Key Issues Not Dealt With, Half of Crime Panel Says
Half the members of the President’s Commission on Organized Crime on Tuesday criticized the panel’s work as “a saga of missed opportunity,” alleging that poor management of time, money and staff resulted in a failure to deal with key issues.
In an appraisal attached to the commission’s final report, the nine members said the panel was hampered by unrealistic time deadlines, by resistance to meetings to discuss drafts and by reports issued even before commissioners saw final drafts.
“It will be apparent to anyone who reads the President’s charge to the commission that in some key respects we have fallen short of effective responses,” the panel members said. “These shortcomings are serious.”
Comments Called Responsible
Federal appellate Judge Irving R. Kaufman, the commission’s chairman, took note of the statements in a forward to the final report. “Their commentaries should be responsible, and whether or not I subscribe to their views, each has met that test.”
Kaufman contended that, by focusing public attention on the current state of organized crime and recommending steps toward a national strategy to eradicate it, the commission has “vindicated the confidence President Reagan expressed when he appointed us 32 months ago.”
The commission recommended stepped up actions against money laundering by financial institutions, more vigorous efforts to stem domestic demand for illicit drugs and increased investigations of corrupt unions and businesses that conspire with criminals.
But the nine commissioners said the panel had failed to assess the effectiveness of federal and state efforts to combat organized crime, had not made complete national and regional analyses and had not dealt with the roles of black and Jewish groups involved in such illegal activities.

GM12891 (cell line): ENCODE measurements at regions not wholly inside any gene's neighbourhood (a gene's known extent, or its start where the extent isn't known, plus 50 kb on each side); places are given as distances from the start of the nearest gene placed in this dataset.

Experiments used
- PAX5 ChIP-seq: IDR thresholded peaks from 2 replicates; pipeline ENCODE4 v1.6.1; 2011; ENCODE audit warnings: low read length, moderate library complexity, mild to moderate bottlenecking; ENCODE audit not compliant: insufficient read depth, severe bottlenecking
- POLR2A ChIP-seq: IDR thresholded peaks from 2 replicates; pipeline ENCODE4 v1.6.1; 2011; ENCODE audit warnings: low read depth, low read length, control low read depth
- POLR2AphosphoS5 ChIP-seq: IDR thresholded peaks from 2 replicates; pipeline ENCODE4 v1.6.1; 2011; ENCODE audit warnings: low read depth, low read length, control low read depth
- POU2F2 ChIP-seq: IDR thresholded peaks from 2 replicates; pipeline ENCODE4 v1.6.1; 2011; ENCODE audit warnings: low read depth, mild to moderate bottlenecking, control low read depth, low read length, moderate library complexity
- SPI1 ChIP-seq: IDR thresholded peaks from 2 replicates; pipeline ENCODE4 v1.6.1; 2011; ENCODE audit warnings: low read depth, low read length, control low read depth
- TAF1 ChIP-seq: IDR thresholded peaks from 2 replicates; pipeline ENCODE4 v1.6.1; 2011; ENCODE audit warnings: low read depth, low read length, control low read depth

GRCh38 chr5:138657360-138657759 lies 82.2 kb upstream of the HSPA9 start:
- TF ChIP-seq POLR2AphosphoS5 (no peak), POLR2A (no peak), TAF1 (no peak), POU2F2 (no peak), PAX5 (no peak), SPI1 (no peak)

“Such failures are inexplicable in the face of the scope of the President’s charge and repeated urging by several commissioners,” the panel members said.
Faults ‘Rigid’ Strategy
In a separate statement, commissioner Eugene H. Methvin, a Reader’s Digest senior editor who has specialized in reports on labor racketeering, went further by accusing the commission staff of failing to press the Justice Department about its “rigid and narrow devotion to case-by-case criminal prosecutions to put gangsters behind bars.”
Methvin argued that the department’s organized crime and racketeering section has failed to vigorously use legal weapons that Congress authorized in 1970 legislation, which would allow the department to place corrupt union locals in trusteeship and seek triple damages from union officials who engage in rackets.
The eight other members who criticized the panel were: Jesse Brewer, deputy chief of the Los Angeles Police Department; Justin J. Dintino, chief of organized crime intelligence for the New Jersey commission of investigation; Philip R. Manuel, a Washington consultant on economic crime; Thomas F. McBride, associate dean of Stanford University Law School; Charles H. Rogovin, a Temple University law professor in Philadelphia; Barbara Ann Rowan, an investigative consultant in Alexandria, Va.; Manuel J. Reyes, chairman of the Hispanic branch of the Miami Organized Crime Commission, and Phyllis T. Wunsche, a Houston Police Department lieutenant.
Deadline Called Unrealistic
However, Brewer and five other commissioners also defended the panel’s work, saying it “is unrealistic for anyone to believe that any commission in just 32 months, and with limited resources, can complete all of the President’s mandates.”
“If we had been provided unlimited resources similar to those currently being provided the Rogers Commission, which is investigating the (space shuttle) Challenger accident, many of these problems would have been alleviated,” those six commissioners said.
Those members, in addition to Brewer, were: Atty. Gen. William J. Guste Jr. of Louisiana; Judith Richards Hope, a Washington lawyer; San Diego Dist. Atty. Edwin L. Miller Jr.; Frances A. Sclafani, chief administrative assistant district attorney in Suffolk County, N.Y., and Samuel K. Skinner, a Chicago lawyer and former U.S. attorney there.
The other three commissioners were Carol A. Corrigan, a senior deputy district attorney in Oakland; Rep. Peter W. Rodino Jr. (D-N.J.), chairman of the House Judiciary Committee, and Sen. Strom Thurmond (R-S.C.), chairman of the Senate Judiciary Committee.